Title: The Hero is Overpowered but Overly Cautious
Ristarte is a goddess tasked with summoning a hero to defeat a demon lord for a world she’s managing. When she discovers Seiya and his abnormally good spec sheet, she’s thrilled—and realizes too late what “impossibly cautious” actually means. Seiya won’t do ANYTHING if he can’t do it to a level of completion that drives her insane. But for this world with an unexpectedly powerful demon lord, that’s a good thing . . . isn’t it?
Although the premise is well-worn, the show is at its best when leaning hard into the comedy. Ristarte is trying to play things by the book. Seiya, however, is so abnormally insistent on over-preparing for literally everything that he drives her crazy. And she’s probably falling in love with him, which makes his deadpan rebuttals even more annoying to her.
I was also surprised to find this is basically a complete story arc, despite leaving some room at the end for further adventures.
On the other hand, the times when the show isn’t spinning a joke it tends to be dull and derivative, as it’s deliberately not trying to do anything unique with its setting or plot. Seiya is a flat character even with the development near the end, as is basically everyone except Ristarte. And Ristarte can’t quite carry the entire show by herself.
Overall I think this was worth seeing once, although if you’re not really interested in a lot of the tropes it skewers there’s not much else to it. I rate this show Recommended.
Title: Welcome to Demon School, Iruma-kun!
Iruma has been sold off to the demon Sullivan by his irresponsible parents—but that just might be the best thing that’s ever happened to him. His new grandpa is spoiling him rotten, and if his new school is all about eating people, well, most of them don’t even know what a human looks like. So Iruma can do his best to find friends and fit in—as long as nobody figures out his secret.
I do want to point out that the very last episode has an after-credits scene that throws a huge wrench in the happy ending, and makes me desperately want a season 2.
This was one of the unexpected good finds of the last few seasons. Iruma is an engaging lead—cheerful, optimistic, klutzy . . . and completely unable to say no to people. This leads to quite a bit of comedy, as well as a few good friends.
Much of the fun in this series is taking traditional school tropes like a school festival and reimaging it with demons. And the presence of magic makes for some truly wacky hijinks. But it’s also got some pretty strong character-based humor: Az is the straight man to Clara’s insanity, but both of them are new to this whole “friends” thing and tend to compete as much as they get along.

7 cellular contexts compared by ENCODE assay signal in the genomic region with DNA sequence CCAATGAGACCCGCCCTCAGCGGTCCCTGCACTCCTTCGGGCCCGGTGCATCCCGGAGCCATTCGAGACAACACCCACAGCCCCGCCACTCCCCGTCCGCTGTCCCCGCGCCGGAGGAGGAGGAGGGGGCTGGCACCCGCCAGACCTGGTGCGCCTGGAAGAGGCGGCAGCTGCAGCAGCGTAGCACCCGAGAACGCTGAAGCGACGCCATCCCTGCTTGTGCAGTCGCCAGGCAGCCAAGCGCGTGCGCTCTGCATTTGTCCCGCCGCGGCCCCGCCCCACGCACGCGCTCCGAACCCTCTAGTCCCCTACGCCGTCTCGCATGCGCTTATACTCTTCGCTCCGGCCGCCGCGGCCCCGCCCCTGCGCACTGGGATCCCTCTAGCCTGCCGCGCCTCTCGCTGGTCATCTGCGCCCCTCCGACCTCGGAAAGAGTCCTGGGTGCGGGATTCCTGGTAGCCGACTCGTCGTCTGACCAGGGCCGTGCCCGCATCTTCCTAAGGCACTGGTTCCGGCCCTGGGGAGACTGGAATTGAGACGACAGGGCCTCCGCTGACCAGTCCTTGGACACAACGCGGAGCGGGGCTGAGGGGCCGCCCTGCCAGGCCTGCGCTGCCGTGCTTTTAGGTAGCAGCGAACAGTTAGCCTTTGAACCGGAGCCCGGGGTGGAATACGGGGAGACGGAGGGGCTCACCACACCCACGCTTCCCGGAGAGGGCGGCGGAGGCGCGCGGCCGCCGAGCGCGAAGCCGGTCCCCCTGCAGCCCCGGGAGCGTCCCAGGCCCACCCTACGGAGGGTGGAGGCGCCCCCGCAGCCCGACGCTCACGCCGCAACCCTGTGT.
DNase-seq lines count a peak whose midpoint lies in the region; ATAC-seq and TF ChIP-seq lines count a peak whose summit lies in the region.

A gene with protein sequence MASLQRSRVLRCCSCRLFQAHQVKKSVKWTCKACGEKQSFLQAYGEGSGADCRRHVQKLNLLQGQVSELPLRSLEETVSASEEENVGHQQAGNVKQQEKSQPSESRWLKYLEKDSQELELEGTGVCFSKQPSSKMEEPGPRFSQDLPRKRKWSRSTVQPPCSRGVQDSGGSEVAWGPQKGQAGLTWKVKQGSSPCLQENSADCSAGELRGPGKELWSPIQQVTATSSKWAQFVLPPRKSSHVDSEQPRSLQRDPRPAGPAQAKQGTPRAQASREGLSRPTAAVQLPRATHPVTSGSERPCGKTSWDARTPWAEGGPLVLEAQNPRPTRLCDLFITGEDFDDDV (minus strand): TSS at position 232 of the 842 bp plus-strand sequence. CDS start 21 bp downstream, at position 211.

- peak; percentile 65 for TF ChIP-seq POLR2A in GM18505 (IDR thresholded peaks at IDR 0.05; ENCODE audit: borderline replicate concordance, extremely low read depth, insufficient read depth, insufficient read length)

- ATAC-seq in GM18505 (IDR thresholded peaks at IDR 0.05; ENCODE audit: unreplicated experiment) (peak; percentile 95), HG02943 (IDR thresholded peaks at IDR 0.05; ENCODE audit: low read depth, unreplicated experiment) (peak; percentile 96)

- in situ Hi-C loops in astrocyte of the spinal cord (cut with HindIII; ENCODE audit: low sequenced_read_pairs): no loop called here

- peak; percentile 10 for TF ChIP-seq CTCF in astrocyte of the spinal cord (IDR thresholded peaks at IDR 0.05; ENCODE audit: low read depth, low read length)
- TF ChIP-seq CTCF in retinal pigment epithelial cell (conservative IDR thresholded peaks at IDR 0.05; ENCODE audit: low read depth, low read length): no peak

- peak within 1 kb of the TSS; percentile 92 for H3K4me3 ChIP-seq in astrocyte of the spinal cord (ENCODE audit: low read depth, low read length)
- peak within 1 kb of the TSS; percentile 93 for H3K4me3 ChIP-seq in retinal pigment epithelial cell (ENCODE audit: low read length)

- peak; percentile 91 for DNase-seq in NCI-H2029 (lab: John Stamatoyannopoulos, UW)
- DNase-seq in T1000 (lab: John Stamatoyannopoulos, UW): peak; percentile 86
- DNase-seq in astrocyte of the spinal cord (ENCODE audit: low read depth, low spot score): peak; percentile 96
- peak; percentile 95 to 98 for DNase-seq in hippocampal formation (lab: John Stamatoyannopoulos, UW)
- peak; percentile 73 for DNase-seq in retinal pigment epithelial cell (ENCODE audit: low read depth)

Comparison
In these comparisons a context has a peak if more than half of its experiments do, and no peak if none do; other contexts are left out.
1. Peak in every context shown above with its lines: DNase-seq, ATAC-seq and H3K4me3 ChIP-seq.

This is more kid-friendly than the typical anime fare, as well. I appreciated having a cleaner story than I expected, even with episodes covering classes in seduction (which was one of the funniest of the entire season, given Clara’s bizarre antics).
I think this one is best binged (at least the festival arc, because each episode feels like it covers so little ground individually). It’s a lighter, kid-friendly show that’s usually decent and sometimes excellent. I rate this show Recommended.
Two people whose lives are intertwined with the supernatural tackle the cases where both worlds collide. Kotoko is an energetic young woman who lost an eye and a leg to become the specter’s Goddess of Wisdom, whereas Kuro was tricked into gaining power. When an urban legend starts manifesting in reality, it’s going to take both of them and some help from Kuro’s ex-girlfriend to take it down . . .
I loved the manga, so I was really looking forward to this adaptation. That said, in many ways I feel this story does work better as a manga, as so much of it is about characters talking. To its credit the anime tries to make this interesting, and if you’re engaging with the back and forth of the logic it can still feel intense, but this is not really a typical action or mystery show.
The show opens with a solid first episode, then quickly dives into a smaller case that showcases a lot of the ideas that the later, larger case will tackle. Most of the season is tied up with the issue of Steel Lady Nanase, an urban legend come to life and growing increasingly violent as the rumors about her keep pushing a worst-case scenario.
The issue at hand is not the mystery—that gets resolved quickly. The real problem is that something is real that shouldn’t be, and telling the truth is only going to strengthen a killer no one will be able to stop. So the central question becomes how the three of them re-frame this whole mess to eliminate the belief that’s powering a nightmare.
Overall this is still a good watch, and one I plan to buy once it’s out. If you’re in the mood for a different kind of supernatural show, check this one out. I do hope there is a second season adapting some of the short stories covered later in the manga, as those had a lot of great moments, and the shorter format would probably work better with a show since there isn’t so much repetition. I rate this show Recommended.